Most recently, we have proposed a series of rules to further address unpaid awards, including rules to prevent parties from avoiding payment of awards through asset transfers.

Bill Singer's Comment: I appreciate that Berry has the thankless job of defending his organization's conduct, but I want to make it clear that I disagree with his assertions and characterizations of FINRA as a somewhat benign and spectator-like participant in the perpetuation of the worst of mandatory arbitration. FINRA has the ability to reform its arbitration rules and forum, but the self-regulatory-organization persists in its role as a lap-dog for its member firm's interests to the detriment of the investing public and registered persons forced to litigate within this industry/employer designed and controlled system. As I have pointedly noted over the years and most recently in the opening paragraph of "$5 Million Awarded In FINRA Customer Arbitration. Now Let's Beat The Dead Horse" ( Blog,  August 17, 2018) 

The Blog's publisher, Bill Singer, has long advocated for the creation of an Anti-Fraud Fund on Wall Street to serve as a back-stop for defrauded public investors who obtain awards of compensatory damages against insolvent industry firms and registered representatives. Bill does not favor extending such a guaranty into punitive damages or "unreasonable" attorneys' fee and other charges, but he does believe that the securities industry has the wherewithal and the moral/ethical obligation to put its money where its dirty mouth has been. While there may be legitimate debate as to how best to fund the anti-fraud fund, that only goes to the mechanics of doing the right thing. In the case of the Financial Industry Regulatory Authority, we have a self-regulatory-organization that needs to get behind this pro-consumer effort and with haste. Over the years, the Blog has presented cases that question the fairness of FINRA's mandatory arbitration forum. Similarly, Bill Singer often criticizes FINRA for the regulator's inept and incompetent oversight of miscreants and recidivists. In today's featured FINRA public customer arbitration, we see the troubling history of two victims dealing with the FINRA community, and we are forced to ask whether their apparent arbitration "victory" is anything more than a sham. FINRA's regulatory mandate is set out in FINRA Rule 2010: Standards of Commercial Honor and Principles of Trade: "A member, in the conduct of its business, shall observe high standards of commercial honor and just and equitable principles of trade." Today's Blog asks whether the self-regulatory-organization itself will observe high standards of commercial honor and just and equitable principles of trade when it comes to seeing that justice is done for defrauded public investors. 

Also, read "Bill Singer Submits Rare FINRA Comment" ( Blog, June 1, 2017) :

All of those in the FINRA community must accept the symbiotic need to police the industry, to root out the bad actors, to empower regulatory staff with the prerogatives and tools to fairly investigate and prosecute misconduct, and, in the end, to persuade the public for whom the industry exists that, yes, the private sector is a more nimble and effective regulator than big government. If you re-read the Special Notice, you will not find a single reference to the appropriate influence of associated persons, public customers, issuers, and other market participants. Who stands for those stakeholders? Who speaks out on their behalf? When do those market participants get to raise concerns about the inappropriate influence of FINRA's larger firms and of FINRA itself?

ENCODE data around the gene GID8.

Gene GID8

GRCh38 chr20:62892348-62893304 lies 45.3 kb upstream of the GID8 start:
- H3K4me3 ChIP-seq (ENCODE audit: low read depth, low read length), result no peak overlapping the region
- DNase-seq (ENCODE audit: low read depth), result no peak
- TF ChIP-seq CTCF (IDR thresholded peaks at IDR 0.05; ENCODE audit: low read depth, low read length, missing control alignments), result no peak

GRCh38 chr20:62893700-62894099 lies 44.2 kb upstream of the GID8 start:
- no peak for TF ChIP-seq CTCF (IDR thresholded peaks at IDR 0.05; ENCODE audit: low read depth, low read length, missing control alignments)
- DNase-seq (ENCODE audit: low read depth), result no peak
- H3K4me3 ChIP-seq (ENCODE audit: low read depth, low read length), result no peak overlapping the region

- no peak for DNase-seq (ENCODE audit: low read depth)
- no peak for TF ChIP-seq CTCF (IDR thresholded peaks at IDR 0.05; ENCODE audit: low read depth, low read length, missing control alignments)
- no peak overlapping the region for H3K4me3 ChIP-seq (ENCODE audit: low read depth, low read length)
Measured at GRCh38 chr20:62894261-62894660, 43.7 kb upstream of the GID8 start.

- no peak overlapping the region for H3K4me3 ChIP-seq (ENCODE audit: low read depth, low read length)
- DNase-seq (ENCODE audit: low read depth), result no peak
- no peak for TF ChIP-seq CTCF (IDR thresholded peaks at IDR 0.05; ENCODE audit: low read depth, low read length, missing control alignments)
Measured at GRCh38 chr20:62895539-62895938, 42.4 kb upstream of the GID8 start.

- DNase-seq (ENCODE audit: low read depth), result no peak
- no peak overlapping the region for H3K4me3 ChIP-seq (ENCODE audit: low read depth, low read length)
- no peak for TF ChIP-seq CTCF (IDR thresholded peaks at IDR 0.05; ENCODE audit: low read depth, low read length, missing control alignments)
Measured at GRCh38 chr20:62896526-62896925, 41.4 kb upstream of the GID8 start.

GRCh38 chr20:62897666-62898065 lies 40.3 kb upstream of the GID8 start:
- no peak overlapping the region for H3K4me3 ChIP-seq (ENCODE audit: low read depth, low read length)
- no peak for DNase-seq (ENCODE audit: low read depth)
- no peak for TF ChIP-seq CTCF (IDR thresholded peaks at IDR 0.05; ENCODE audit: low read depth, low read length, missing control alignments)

I urge FINRA to reinvent itself as a "private sector regulatory organization" ("PSRO") and to expand and enhance its mission from one for the broker-dealer industry towards one for the larger private sector served by the financial services community. In furtherance of that change, the PSRO would serve in a holding-company role that oversees each of three regulatory divisions dedicated to Small member firms (smallest 25% of broker-dealers), Mid-sized member firms (50% of broker-dealers measured from midpoint), and Large member firms (largest 25% of broker-dealers). Pursuant to that restructuring, each division would draft a rulebook responsive to the unique needs of its constituency. The PSRO would fully enfranchise associated persons, and provide for the proportionate representation for such stakeholders as public customers, issuers, and regulators. Without question, a PSRO Board seat should be set aside for an investors' advocacy group such as PIABA.

As part of reimagining the SRO into a more expansive PSRO, all industry registration and continuing education should be undertaken directly by an applicant through the PSRO holding company and not through the member firms. FINRA should establish an Anti-Fraud Fund whereby all defrauded public customers would obtain restitution in the event that member firms or associated persons fail to timely honor any awards for compensatory damages, costs, and fees. Finally, I would abolish mandatory arbitration for customers and associated persons.